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Redskins tackle Shenandoah County schools

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Washington Redskins running back Tim Hightower hams it up for the camera on Strasburg's football field Friday morning during the Redskins 80th Anniversary Tour. Rich Cooley/Daily

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Former Redskin Dexter Manley speaks to the crowd of students from the northern campuses at Strasburg's football field Friday morning. The Redskins stop was part of their 80th Anniversary Tour. Rich Cooley/Daily

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Former Republican state Sen. Russ Potts of Winchester chats with Redskin Tim Hightower after arriving in Strasburg Friday morning as part of the Redskins 80th Anniversary Tour at Strasburg High School. Rich Cooley/Daily

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Former Washington Redskin Sam Huff speaks to students from the Strasburg campuses Friday morning during the team's 80th Anniversary Tour stop at Strasburg High School Friday morning. Rich Cooley/Daily

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Former Redskin Dexter Manley speaks during the teams 80th Anniversary Tour at Strasburg High School Friday morning. Rich Cooley/Daily

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Former Redskin kicker Mark Moseley speaks during the team's 80th Anniversary Tour at Strasburg High School Friday morning. Rich Cooley/Daily

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The Redskins tour bus heads south along U.S. 11 south of Strasburg. The Redskins 80th Anniversary Tour included stops at Strasburg, Central and Stonewall Jackson high schools on Friday. Rich Cooley/Daily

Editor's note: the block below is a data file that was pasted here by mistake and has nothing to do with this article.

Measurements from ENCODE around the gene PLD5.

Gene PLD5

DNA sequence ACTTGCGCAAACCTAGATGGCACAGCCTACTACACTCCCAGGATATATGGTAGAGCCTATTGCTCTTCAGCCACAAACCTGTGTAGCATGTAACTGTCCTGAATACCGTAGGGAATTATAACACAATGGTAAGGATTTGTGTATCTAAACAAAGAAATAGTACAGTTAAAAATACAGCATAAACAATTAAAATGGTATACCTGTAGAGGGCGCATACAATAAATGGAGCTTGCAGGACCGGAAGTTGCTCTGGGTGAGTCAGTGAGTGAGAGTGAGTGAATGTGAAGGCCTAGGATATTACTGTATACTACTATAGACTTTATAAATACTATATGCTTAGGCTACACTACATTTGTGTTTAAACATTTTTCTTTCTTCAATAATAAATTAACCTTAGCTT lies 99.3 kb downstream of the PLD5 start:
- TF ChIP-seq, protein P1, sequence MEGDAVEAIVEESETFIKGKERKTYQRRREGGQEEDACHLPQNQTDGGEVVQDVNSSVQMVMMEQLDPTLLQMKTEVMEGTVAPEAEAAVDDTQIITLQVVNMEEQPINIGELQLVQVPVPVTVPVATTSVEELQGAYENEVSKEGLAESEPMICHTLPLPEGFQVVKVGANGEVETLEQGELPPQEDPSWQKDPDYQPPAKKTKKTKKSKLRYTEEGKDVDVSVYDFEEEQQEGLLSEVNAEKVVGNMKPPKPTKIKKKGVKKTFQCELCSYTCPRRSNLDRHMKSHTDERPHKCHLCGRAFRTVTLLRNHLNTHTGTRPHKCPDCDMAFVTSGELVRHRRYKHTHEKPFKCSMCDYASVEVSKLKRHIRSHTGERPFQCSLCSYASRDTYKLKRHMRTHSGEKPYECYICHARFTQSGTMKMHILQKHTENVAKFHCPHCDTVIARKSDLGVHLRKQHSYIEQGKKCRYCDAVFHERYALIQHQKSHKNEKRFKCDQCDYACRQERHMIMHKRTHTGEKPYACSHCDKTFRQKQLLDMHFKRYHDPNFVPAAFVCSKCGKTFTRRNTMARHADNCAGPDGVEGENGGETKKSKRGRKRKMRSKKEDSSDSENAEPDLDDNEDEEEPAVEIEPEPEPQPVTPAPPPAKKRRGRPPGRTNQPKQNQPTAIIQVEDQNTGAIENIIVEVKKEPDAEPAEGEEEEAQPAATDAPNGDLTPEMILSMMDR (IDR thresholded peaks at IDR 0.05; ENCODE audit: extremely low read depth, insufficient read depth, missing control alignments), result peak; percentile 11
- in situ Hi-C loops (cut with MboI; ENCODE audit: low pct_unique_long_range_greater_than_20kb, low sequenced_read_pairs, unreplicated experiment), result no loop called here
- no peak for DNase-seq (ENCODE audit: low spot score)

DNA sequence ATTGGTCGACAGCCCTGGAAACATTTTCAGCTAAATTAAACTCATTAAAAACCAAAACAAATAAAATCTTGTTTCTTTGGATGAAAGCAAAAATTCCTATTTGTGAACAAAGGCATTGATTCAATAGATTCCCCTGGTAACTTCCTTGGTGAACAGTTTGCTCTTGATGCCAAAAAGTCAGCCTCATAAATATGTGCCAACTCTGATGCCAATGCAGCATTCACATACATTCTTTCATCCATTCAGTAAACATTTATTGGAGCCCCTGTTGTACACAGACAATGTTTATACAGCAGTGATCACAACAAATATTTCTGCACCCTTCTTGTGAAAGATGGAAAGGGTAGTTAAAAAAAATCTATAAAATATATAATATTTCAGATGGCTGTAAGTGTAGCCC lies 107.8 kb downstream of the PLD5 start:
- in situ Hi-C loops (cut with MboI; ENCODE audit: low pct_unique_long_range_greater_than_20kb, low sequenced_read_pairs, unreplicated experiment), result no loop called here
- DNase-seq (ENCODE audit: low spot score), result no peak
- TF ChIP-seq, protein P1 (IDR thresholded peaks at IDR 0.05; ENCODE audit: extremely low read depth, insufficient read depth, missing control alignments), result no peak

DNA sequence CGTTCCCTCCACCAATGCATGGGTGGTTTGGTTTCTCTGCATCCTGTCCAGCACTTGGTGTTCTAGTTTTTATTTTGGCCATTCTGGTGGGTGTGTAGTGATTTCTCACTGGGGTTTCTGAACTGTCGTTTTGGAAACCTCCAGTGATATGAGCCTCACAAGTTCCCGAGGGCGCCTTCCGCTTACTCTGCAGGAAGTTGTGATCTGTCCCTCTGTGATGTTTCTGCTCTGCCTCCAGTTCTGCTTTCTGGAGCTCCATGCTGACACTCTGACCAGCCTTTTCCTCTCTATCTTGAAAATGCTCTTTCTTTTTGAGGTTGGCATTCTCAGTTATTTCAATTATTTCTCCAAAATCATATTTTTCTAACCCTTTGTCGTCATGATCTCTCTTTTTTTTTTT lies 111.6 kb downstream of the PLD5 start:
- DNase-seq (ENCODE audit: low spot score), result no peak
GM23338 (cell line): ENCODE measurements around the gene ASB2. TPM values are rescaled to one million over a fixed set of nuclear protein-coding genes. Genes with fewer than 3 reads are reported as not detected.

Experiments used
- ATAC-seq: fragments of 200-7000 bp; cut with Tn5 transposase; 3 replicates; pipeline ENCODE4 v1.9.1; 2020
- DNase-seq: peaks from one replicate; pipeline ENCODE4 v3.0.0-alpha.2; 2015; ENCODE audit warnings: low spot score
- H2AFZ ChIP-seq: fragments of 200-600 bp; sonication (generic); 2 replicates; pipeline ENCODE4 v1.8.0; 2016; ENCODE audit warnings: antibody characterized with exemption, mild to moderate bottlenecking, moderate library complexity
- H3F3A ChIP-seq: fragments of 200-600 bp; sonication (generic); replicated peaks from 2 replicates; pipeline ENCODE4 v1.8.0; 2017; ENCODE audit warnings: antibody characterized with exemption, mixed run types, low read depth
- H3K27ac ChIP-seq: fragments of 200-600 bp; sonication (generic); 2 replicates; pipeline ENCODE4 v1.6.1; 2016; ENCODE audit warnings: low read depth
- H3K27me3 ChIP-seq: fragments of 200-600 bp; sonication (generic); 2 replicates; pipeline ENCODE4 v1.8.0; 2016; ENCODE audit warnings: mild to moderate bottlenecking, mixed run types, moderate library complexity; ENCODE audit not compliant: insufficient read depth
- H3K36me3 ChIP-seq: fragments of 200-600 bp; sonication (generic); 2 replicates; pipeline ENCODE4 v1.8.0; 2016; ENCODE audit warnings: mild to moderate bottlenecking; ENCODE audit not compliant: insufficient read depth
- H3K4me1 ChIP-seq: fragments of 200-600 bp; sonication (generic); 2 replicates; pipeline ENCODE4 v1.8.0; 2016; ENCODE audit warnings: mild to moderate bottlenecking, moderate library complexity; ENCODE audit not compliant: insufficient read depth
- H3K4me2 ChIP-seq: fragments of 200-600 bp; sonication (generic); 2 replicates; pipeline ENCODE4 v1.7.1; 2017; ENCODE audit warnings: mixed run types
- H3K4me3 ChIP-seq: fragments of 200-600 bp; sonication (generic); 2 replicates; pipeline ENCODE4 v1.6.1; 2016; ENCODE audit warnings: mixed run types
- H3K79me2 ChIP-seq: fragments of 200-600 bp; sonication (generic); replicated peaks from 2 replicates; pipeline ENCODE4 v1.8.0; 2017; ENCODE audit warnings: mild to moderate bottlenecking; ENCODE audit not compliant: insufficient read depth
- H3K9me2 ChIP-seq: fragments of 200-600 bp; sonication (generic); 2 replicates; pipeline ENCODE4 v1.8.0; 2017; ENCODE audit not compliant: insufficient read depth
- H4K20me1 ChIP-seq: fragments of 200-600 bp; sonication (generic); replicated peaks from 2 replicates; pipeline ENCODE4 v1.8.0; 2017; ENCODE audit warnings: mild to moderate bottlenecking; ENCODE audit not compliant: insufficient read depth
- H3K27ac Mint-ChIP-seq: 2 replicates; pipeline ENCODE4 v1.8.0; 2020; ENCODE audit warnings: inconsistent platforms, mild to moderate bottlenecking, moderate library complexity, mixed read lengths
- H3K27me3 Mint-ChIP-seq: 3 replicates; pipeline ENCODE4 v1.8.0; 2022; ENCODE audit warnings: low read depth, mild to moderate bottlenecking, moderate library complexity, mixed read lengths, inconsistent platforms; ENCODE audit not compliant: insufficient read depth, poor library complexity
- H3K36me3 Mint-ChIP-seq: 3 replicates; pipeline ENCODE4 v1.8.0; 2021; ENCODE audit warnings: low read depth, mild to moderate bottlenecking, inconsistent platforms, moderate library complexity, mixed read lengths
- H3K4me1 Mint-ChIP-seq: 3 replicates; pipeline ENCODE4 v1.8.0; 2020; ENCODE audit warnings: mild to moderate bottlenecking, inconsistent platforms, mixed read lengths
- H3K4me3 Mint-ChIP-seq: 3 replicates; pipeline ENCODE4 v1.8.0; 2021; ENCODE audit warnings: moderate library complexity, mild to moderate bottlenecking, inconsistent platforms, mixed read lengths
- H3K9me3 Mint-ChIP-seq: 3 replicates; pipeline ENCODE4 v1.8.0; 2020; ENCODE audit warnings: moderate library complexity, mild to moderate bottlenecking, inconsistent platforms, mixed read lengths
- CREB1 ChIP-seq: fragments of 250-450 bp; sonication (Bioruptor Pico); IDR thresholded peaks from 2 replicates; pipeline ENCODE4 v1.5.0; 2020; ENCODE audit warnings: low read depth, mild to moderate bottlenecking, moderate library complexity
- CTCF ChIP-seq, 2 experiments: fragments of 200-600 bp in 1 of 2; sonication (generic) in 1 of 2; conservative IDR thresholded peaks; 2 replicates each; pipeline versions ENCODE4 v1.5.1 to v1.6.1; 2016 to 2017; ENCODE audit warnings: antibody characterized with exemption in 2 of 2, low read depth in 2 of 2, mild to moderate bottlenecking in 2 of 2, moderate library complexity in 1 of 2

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Former Redskin great Sam Huff walks off the Strasburg football field Friday morning during a rally as part of the Redskins 80th Anniversary Tour. Rich Cooley/Daily

By Tommy Keeler Jr. -- tkeeler@nvdaily.com

The second stop of the Washington Redskins' 80th Anniversary Thank You Tour hit Shenandoah County High Schools Friday. Each brought something a little different and unique, but the common theme throughout was how inspiring the day was for the students.

Elementary and middle-school students went to their respective high schools -- Strasburg, Central and Stonewall Jackson -- for the tour.

Current Washington Redskins running back Tim Hightower, and former Redskins Sam Huff, Mark Moseley and Dexter Manley were all on hand for the tour, as was Larry Michael, the voice of the Redskins and Redskins Vice President/General Manager Bruce Allen.

Festivities kicked off at the Strasburg High School football field. The Rams entire football team turned out dressed in their jerseys, and sat inside the football field near the Redskins.

Strasburg senior Ryan McElroy presented a Strasburg Ram No. 80 jersey to the Redskins.
"I was a little nervous because it was in front of the Redskins and everything," McElroy said of the presentation. "It was a great honor. It was awesome."